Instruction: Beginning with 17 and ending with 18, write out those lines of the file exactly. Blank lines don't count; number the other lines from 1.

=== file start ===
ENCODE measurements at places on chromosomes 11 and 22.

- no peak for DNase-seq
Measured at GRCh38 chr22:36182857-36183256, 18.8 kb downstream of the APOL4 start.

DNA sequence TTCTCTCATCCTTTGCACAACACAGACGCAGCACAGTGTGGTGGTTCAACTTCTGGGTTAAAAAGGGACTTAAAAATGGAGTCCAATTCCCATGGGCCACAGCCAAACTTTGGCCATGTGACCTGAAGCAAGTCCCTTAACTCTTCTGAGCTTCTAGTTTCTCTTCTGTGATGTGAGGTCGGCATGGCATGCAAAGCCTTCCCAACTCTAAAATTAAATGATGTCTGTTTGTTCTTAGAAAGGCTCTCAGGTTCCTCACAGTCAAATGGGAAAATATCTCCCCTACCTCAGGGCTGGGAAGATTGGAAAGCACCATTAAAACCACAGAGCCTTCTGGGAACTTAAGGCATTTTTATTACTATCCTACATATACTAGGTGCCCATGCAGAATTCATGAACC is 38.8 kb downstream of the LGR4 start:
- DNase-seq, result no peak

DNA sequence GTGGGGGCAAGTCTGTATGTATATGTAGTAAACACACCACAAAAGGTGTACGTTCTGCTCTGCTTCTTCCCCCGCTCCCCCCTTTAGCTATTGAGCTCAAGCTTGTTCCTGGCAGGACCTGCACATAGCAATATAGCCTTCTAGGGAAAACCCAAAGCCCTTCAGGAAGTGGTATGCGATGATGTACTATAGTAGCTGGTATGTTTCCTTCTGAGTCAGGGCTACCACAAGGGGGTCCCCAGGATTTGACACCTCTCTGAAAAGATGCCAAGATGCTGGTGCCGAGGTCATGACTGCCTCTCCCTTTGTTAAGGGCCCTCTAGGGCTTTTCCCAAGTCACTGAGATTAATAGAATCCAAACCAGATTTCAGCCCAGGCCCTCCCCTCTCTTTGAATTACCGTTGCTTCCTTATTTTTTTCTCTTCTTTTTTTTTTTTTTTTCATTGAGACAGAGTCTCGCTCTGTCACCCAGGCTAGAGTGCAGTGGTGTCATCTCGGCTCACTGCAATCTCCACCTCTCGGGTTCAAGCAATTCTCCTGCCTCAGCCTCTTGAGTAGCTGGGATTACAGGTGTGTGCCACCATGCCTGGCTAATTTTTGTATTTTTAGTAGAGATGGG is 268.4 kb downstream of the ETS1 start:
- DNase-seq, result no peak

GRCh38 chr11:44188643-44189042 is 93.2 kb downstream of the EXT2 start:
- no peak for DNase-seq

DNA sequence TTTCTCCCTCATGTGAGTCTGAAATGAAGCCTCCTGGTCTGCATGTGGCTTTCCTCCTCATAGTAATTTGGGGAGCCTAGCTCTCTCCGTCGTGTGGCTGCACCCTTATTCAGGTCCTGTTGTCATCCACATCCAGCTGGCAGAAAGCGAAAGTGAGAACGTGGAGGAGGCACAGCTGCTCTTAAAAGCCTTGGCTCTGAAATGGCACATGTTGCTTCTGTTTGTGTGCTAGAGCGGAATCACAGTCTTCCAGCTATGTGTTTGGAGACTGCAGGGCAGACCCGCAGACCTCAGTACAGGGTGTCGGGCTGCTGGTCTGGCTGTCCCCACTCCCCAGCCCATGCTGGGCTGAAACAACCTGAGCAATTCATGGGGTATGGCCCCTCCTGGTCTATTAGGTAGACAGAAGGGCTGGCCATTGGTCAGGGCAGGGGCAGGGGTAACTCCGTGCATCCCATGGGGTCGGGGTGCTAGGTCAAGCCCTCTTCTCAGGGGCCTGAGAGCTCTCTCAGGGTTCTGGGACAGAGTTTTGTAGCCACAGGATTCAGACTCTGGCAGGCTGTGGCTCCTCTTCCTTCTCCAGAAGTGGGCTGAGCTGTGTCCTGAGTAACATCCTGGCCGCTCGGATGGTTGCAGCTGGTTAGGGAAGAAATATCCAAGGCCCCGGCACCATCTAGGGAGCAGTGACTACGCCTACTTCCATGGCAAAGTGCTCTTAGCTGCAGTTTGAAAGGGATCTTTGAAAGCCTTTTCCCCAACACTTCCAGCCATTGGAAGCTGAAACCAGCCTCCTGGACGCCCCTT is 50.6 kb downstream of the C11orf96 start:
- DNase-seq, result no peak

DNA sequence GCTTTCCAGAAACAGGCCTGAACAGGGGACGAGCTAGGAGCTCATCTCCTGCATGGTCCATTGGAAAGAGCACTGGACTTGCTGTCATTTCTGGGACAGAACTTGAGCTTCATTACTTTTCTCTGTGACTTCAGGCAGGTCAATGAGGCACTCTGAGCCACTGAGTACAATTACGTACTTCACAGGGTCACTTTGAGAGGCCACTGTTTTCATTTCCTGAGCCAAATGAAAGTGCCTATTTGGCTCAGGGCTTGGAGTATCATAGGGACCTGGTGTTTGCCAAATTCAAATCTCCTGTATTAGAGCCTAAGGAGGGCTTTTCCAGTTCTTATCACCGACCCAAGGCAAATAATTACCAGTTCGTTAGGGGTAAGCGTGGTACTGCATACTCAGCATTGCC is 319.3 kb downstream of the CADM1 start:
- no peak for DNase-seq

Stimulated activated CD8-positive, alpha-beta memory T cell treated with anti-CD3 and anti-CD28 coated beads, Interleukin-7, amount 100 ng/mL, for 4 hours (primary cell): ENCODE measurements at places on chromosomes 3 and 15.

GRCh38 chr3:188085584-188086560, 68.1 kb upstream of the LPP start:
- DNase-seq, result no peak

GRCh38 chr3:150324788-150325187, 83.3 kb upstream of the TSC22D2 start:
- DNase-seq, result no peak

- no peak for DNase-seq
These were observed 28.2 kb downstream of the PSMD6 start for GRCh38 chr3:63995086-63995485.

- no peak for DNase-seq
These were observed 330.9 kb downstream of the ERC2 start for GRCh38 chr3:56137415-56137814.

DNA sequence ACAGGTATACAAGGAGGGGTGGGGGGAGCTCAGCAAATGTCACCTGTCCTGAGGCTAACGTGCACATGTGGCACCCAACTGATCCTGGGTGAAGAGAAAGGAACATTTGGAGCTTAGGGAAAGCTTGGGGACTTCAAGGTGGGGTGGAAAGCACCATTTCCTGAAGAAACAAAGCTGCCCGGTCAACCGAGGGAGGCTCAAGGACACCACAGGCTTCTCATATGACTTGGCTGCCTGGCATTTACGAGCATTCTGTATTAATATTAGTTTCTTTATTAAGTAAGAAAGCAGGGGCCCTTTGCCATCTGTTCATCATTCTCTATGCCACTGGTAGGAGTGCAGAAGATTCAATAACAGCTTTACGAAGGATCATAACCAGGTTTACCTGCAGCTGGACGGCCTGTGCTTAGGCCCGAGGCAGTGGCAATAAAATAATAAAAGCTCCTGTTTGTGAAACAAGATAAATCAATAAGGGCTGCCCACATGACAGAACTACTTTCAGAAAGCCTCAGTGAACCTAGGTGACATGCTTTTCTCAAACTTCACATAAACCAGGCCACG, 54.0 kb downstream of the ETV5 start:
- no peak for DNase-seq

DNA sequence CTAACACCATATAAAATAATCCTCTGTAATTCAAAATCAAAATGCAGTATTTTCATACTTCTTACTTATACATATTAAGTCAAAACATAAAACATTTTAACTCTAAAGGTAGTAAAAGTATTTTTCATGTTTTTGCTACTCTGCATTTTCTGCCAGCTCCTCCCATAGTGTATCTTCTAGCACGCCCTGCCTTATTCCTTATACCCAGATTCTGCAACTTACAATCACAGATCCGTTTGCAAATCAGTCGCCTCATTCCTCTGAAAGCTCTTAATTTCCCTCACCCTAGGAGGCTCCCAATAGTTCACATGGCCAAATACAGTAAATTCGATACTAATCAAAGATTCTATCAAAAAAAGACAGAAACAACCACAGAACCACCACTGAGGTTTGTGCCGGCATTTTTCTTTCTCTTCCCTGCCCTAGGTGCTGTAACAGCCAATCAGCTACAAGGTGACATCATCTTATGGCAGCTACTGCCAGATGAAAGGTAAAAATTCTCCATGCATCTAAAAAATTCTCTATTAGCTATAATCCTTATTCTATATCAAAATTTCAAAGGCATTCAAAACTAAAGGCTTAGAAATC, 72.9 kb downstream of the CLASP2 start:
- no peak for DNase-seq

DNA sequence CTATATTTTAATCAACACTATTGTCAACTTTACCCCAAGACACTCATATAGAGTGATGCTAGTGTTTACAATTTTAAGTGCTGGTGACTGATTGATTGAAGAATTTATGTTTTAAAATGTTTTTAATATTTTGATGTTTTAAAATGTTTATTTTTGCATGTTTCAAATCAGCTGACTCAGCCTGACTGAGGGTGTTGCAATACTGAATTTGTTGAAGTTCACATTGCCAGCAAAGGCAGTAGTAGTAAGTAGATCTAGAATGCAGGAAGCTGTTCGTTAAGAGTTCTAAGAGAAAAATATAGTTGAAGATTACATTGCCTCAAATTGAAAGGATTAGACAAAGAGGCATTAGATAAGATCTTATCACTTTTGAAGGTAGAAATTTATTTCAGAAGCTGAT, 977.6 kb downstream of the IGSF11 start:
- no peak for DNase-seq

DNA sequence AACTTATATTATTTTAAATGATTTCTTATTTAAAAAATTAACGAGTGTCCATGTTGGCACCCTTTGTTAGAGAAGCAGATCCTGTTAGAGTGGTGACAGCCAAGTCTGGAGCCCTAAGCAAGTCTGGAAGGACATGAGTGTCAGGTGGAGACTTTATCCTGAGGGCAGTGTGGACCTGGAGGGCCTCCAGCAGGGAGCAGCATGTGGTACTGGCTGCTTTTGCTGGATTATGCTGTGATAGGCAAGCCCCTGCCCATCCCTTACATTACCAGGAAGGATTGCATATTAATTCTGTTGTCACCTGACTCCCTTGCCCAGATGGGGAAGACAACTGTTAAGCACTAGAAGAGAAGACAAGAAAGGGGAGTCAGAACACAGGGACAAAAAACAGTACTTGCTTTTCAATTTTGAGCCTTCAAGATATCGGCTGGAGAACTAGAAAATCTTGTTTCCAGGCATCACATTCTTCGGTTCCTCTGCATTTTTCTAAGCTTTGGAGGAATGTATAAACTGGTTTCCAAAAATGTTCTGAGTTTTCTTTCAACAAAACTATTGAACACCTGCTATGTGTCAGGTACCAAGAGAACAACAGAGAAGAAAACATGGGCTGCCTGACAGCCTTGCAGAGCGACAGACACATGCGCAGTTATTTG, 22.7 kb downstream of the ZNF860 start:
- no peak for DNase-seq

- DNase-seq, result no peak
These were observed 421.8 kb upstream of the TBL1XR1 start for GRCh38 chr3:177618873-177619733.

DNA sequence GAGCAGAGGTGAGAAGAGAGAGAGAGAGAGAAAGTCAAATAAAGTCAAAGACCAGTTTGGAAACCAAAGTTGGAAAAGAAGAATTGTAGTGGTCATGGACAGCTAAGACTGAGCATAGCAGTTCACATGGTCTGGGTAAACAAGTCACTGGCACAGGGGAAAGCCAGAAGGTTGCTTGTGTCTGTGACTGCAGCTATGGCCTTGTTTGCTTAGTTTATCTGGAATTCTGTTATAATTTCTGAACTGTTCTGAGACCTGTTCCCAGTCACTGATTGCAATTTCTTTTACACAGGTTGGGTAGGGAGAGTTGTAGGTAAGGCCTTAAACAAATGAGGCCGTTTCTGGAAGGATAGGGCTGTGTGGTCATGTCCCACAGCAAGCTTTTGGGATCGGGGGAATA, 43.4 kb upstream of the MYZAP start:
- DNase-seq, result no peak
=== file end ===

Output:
GRCh38 chr3:150324788-150325187, 83.3 kb upstream of the TSC22D2 start:
- DNase-seq, result no peak